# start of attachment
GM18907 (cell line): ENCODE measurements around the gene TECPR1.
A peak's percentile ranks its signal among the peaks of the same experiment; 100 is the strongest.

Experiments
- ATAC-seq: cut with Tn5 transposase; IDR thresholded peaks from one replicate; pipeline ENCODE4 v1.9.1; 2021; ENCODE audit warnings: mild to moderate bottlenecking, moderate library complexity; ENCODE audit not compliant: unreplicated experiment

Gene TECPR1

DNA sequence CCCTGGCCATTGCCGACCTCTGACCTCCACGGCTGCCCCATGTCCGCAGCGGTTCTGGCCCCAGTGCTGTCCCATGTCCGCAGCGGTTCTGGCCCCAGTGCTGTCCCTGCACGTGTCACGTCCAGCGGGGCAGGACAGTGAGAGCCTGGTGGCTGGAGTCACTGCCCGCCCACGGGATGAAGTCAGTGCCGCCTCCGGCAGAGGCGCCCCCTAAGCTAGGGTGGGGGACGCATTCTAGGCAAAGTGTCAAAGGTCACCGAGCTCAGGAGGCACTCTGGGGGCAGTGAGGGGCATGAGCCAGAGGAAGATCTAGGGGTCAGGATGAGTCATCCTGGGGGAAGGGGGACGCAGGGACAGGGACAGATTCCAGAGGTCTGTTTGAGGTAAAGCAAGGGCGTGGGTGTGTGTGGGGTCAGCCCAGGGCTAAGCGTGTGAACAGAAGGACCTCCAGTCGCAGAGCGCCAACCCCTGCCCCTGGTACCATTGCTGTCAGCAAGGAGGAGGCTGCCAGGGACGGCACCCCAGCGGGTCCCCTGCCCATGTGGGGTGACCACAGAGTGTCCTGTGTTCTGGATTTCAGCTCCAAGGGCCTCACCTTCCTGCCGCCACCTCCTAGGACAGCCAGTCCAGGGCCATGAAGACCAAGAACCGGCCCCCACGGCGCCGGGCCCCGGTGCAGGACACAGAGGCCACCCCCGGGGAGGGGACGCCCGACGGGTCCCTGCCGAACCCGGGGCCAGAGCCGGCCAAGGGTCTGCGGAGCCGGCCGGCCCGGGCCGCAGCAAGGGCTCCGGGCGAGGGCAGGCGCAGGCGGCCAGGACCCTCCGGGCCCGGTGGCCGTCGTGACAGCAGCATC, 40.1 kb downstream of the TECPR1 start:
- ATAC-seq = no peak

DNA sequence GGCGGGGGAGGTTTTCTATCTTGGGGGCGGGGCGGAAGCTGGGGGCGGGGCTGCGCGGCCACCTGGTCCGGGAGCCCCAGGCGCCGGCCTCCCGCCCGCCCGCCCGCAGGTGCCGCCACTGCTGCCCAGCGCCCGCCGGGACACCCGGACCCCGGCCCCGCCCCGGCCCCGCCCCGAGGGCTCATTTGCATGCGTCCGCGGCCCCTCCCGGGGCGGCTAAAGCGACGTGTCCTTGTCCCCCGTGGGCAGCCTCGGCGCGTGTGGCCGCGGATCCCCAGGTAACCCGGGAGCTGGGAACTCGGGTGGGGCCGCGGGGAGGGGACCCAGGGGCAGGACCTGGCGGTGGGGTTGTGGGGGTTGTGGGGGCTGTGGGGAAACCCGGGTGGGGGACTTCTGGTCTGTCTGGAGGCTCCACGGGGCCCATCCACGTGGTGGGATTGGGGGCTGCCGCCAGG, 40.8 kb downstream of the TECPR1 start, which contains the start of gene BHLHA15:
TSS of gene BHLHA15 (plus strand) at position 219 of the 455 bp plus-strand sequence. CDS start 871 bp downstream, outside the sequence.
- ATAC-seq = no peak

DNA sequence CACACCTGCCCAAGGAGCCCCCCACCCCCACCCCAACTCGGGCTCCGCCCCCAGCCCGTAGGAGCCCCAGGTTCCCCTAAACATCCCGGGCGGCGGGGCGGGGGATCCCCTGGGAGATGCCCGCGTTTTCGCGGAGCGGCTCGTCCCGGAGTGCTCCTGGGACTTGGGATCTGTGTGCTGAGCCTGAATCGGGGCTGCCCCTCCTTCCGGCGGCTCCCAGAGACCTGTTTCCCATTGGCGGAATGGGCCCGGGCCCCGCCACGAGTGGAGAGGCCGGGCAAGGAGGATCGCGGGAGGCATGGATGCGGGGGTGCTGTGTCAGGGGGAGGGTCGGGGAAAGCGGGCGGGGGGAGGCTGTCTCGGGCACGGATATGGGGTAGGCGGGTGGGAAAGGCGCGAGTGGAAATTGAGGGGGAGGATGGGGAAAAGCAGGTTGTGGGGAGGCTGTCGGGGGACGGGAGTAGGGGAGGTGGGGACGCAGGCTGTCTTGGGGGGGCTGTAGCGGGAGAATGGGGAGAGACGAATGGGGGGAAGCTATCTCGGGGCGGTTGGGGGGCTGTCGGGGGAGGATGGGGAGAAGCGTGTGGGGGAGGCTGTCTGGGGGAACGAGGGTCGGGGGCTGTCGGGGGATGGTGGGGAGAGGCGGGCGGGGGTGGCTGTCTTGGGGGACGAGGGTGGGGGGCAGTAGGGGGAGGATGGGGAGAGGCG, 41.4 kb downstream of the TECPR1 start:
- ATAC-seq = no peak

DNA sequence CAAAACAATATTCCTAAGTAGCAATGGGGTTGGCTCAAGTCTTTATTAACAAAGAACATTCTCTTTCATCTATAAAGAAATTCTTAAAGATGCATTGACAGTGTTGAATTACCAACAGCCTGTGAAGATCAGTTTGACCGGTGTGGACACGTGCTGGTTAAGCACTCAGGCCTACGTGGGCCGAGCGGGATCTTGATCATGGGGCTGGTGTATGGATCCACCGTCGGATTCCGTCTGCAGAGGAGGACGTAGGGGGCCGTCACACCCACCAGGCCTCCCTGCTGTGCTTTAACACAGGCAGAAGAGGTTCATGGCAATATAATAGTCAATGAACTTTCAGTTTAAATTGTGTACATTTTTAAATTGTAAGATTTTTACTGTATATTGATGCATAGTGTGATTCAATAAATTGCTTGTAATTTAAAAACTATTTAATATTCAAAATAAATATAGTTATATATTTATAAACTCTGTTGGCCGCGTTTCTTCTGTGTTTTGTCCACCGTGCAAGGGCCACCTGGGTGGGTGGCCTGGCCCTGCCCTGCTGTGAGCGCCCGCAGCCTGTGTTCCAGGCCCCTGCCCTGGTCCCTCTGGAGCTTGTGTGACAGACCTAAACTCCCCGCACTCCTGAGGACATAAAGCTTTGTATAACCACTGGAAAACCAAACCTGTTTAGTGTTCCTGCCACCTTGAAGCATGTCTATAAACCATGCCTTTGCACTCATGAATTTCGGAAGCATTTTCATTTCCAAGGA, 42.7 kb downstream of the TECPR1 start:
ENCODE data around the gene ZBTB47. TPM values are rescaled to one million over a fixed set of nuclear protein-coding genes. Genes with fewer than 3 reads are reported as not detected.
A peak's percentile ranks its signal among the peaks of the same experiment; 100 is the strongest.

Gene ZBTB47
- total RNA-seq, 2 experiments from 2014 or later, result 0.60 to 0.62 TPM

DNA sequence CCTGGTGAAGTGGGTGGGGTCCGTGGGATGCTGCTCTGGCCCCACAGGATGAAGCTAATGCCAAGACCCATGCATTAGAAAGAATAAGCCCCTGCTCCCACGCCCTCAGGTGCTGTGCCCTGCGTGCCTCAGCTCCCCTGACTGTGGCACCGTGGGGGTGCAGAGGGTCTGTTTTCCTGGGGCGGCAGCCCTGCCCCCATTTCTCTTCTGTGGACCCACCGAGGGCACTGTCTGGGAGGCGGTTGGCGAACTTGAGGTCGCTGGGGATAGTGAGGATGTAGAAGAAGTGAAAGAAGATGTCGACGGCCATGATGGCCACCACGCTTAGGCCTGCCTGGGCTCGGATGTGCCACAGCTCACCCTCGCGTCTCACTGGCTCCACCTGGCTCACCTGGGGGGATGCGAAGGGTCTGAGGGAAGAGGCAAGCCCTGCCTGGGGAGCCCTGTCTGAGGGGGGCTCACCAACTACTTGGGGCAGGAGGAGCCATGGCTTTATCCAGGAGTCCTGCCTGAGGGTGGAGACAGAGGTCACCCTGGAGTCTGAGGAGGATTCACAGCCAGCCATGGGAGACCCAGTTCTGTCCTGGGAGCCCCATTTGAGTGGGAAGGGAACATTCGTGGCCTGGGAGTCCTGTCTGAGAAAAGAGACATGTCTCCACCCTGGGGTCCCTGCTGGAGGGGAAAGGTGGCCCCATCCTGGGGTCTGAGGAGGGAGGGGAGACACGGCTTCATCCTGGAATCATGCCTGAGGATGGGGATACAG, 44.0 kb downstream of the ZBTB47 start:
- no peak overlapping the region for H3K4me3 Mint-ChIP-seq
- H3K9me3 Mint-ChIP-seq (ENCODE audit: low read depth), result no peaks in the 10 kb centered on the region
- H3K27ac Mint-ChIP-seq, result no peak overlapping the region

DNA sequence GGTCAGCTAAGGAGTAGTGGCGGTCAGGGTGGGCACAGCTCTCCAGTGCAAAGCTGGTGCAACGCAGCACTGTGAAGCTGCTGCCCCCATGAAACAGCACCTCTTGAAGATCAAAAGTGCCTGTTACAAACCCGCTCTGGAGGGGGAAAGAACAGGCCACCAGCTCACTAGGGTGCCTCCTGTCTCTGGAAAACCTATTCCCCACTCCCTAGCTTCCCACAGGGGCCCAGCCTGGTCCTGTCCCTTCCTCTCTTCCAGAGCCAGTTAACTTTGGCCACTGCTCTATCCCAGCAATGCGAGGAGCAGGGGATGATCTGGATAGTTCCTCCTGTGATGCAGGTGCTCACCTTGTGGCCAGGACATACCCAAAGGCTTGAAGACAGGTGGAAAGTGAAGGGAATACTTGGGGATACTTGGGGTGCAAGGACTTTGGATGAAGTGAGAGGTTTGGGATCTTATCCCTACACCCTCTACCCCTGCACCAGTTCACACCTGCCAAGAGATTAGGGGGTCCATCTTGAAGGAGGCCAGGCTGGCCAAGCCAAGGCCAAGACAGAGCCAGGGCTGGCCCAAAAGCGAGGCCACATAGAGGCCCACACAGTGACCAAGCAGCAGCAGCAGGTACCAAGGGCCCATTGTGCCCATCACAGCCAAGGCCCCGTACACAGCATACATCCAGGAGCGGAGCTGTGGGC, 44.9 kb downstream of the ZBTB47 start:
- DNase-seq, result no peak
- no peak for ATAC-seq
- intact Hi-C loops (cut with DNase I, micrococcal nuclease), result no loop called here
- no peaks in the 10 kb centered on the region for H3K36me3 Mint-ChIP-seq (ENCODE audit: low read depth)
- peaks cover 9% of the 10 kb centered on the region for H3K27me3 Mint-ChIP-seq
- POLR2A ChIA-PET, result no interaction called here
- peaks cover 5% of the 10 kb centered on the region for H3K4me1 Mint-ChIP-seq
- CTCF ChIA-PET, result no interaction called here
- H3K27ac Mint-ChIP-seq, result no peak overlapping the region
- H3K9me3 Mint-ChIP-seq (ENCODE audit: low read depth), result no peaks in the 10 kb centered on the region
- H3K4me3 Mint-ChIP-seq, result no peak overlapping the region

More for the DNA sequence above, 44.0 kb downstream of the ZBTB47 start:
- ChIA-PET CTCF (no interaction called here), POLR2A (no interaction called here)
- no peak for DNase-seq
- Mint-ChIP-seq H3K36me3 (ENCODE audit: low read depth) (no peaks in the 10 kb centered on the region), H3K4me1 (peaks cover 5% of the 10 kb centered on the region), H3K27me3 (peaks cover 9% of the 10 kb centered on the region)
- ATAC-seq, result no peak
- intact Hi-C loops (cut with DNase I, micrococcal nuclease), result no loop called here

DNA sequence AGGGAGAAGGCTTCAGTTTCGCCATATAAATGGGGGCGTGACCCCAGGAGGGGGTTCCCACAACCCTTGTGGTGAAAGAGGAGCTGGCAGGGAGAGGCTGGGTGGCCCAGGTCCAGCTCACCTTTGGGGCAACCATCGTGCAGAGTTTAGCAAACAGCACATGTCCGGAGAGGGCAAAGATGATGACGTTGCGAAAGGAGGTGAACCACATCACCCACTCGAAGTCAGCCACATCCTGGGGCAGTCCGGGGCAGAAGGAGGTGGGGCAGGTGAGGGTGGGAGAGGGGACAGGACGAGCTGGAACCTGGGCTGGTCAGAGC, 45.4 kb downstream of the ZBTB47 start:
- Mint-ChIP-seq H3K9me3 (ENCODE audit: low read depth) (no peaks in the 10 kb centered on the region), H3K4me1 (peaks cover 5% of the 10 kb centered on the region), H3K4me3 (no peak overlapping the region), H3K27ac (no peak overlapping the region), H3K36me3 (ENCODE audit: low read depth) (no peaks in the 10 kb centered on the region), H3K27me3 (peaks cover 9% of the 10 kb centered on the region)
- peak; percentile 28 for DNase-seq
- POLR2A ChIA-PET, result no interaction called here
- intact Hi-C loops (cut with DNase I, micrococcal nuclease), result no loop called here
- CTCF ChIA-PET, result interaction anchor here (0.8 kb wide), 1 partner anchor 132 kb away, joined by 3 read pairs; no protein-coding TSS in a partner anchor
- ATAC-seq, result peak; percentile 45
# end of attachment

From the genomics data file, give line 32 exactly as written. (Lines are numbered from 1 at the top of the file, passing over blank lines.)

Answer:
- H3K9me3 Mint-ChIP-seq (ENCODE audit: low read depth), result no peaks in the 10 kb centered on the region